A couple of limericks from a *fantabulous* book I have, cited below. The first is about the mathematician, whose name is pronounced "air-dish," who is the subject of the book. There is more info about said legend and this limerick here.

A conjecture both deep and profound

Is whether the circle is round.

In a paper of Erdös,

written in Kurdish,

a counterexample is found.

A graduate student at Trinity

Computed the square of infinity.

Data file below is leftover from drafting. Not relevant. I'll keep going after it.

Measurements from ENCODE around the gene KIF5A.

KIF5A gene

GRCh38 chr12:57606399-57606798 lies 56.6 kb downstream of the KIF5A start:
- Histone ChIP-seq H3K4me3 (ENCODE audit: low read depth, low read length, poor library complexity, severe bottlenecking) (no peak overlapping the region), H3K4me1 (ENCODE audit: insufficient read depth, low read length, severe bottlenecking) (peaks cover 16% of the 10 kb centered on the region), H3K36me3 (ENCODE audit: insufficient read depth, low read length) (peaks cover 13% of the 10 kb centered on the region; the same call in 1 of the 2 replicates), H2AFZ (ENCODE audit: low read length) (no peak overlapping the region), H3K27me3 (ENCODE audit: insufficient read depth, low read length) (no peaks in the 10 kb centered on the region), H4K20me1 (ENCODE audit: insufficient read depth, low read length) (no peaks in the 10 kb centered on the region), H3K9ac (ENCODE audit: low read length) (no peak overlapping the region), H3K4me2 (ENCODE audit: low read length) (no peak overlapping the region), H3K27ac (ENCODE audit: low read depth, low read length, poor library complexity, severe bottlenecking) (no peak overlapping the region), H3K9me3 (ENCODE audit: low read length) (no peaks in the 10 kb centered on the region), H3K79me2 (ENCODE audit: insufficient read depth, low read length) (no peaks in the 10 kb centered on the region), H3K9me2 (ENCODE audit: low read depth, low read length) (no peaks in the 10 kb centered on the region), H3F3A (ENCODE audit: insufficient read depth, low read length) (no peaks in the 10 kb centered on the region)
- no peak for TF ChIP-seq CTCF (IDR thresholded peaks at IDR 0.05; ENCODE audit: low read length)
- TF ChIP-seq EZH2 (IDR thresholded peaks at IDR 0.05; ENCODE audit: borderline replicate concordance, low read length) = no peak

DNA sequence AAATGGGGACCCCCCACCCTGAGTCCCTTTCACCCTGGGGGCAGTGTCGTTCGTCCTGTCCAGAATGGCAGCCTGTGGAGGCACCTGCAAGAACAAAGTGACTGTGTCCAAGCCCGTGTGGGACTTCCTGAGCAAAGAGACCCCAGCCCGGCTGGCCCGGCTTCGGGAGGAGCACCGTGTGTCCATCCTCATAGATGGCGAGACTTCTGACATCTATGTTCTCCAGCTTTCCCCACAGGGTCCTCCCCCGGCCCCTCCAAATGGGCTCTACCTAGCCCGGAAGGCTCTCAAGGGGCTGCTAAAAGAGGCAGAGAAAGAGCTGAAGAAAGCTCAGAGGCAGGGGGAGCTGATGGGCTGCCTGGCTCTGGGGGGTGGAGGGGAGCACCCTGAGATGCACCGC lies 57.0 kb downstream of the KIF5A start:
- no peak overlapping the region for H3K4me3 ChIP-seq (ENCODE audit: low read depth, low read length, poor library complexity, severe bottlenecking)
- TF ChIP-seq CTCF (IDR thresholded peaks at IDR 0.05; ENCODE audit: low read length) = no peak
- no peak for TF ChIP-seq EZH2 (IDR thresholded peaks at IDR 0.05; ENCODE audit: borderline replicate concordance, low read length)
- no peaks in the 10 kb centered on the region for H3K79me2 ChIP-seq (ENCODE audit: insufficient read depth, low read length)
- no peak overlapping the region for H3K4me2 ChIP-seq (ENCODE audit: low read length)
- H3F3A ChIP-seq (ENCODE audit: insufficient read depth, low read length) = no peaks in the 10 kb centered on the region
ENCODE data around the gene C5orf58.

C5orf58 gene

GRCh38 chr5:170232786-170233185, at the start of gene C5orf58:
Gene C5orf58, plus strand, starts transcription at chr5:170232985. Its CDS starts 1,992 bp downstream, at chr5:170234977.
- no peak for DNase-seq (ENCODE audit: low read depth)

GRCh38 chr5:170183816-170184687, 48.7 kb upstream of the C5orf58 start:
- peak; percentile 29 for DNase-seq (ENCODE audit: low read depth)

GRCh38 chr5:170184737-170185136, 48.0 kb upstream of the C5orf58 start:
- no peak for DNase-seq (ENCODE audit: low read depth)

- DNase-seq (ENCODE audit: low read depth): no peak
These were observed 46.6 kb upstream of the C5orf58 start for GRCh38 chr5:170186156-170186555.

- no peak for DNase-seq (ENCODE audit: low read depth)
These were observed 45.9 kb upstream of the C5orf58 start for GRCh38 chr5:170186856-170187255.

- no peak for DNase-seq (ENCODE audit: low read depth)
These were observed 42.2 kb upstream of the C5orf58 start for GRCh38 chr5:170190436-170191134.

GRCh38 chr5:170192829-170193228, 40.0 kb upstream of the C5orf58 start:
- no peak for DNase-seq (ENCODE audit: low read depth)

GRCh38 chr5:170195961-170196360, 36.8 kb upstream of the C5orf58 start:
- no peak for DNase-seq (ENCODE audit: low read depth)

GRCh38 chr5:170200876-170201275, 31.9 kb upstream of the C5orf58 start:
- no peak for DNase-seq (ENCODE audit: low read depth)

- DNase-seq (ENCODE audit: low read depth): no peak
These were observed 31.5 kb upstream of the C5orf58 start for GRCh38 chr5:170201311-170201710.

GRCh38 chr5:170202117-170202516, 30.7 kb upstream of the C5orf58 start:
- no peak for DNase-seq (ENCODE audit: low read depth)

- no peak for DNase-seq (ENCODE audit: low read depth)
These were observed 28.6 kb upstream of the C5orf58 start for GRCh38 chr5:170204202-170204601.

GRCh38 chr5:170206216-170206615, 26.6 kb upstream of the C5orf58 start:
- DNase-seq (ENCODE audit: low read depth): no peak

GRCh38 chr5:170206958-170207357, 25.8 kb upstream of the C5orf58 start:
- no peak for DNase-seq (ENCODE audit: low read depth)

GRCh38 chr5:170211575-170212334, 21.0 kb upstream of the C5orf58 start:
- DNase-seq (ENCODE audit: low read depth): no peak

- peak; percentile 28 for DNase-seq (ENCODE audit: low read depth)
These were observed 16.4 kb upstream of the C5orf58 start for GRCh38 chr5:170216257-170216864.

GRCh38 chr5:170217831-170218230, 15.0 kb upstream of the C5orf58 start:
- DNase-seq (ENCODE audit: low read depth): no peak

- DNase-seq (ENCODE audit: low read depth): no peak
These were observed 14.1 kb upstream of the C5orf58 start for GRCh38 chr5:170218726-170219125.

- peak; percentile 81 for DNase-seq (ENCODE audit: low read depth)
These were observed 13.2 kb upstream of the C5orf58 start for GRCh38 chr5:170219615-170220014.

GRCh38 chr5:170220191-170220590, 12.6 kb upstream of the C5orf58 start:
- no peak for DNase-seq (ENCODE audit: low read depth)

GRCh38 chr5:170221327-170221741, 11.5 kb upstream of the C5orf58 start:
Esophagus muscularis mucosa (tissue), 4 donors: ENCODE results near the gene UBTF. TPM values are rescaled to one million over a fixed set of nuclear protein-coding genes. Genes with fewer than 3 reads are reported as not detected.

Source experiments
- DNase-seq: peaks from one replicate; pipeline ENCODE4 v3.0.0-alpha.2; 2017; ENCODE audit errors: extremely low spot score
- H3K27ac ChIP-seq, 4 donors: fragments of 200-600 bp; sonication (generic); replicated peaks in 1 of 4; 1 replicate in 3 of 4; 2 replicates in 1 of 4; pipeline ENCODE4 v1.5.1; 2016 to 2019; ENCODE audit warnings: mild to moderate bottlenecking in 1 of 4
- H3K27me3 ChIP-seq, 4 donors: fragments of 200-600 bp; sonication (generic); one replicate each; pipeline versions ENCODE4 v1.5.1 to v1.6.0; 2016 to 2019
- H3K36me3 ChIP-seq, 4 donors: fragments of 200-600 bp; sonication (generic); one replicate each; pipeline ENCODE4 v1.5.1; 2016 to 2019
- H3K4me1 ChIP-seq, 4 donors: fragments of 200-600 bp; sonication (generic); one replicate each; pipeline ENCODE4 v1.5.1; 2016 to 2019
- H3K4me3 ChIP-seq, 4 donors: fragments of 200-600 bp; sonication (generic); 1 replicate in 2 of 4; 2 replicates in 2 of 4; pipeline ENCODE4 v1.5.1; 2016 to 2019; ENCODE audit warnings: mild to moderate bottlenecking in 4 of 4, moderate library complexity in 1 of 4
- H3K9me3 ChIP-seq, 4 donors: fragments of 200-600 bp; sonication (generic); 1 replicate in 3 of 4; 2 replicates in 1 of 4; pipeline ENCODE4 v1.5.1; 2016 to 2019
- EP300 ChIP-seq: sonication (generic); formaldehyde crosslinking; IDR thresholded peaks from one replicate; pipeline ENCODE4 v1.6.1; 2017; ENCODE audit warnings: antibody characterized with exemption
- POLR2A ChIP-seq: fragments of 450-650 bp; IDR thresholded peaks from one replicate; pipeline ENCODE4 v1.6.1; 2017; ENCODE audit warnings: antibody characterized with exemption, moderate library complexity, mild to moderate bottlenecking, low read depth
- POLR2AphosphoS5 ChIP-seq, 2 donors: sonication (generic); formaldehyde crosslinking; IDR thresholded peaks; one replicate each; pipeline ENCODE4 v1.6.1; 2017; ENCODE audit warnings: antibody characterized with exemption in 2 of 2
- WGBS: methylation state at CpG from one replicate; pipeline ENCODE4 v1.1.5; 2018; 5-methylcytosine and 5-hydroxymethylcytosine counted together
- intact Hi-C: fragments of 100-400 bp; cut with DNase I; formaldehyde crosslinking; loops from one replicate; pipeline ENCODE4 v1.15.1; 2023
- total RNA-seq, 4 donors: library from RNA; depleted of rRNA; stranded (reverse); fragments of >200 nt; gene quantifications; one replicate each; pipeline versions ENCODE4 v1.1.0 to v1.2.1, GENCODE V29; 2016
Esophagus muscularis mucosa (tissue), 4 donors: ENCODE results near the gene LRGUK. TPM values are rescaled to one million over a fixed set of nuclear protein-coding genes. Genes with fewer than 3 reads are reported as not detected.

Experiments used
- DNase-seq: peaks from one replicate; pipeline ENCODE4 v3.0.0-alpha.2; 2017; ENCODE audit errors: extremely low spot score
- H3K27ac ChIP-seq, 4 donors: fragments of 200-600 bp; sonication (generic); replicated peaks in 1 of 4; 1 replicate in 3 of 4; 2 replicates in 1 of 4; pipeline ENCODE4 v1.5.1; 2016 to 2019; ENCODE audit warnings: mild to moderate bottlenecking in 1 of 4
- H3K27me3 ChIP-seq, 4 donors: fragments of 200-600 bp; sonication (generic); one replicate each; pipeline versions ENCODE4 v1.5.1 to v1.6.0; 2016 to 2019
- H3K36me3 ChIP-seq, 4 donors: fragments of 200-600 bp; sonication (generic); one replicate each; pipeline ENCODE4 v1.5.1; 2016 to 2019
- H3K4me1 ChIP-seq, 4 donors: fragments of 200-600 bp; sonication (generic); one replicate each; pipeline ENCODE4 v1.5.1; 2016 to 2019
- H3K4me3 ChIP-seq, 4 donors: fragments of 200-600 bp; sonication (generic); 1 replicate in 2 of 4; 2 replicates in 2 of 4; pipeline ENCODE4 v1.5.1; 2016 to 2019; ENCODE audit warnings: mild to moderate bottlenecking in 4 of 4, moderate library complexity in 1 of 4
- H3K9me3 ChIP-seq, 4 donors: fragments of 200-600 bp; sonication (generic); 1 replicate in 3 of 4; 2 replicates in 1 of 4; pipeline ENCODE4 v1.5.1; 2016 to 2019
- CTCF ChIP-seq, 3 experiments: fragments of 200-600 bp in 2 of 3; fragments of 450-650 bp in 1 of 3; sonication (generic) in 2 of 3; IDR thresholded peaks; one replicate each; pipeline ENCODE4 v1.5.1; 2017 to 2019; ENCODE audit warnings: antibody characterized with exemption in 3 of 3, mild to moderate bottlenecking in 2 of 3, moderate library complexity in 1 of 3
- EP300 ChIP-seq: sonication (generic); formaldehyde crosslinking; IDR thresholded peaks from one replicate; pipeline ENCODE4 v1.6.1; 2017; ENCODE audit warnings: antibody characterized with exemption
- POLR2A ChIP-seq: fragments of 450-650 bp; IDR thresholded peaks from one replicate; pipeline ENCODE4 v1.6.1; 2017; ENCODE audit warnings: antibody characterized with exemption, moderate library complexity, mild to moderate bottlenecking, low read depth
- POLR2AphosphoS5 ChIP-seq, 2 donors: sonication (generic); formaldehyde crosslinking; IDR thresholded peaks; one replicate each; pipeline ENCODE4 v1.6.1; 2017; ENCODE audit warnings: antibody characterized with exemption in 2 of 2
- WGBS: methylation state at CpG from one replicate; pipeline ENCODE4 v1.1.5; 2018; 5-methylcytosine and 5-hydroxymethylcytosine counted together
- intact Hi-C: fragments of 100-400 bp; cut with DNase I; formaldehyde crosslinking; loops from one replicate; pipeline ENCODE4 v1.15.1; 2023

But it gave him the fidgits (sic)

to put down the digits,

so he dropped math and took up divinity.

And finally, to reward your having read this far and also to complete this odd little segue from math to religion, two **special bonus limericks!**

There was a man who said, "God,"

It has always struck me as odd

that the sycamore tree

simply ceases to be

when there's no one about in the quad."

"Dear Sir, Your astonishment's odd;

I am always about in the quad:

And that's why the tree

will continue to be,

since observed by

Yours faithfully, God.

All limericks from

Hoffman, Paul. __The Man Who Loved Only Numbers__. Hyperion: New York, 1998.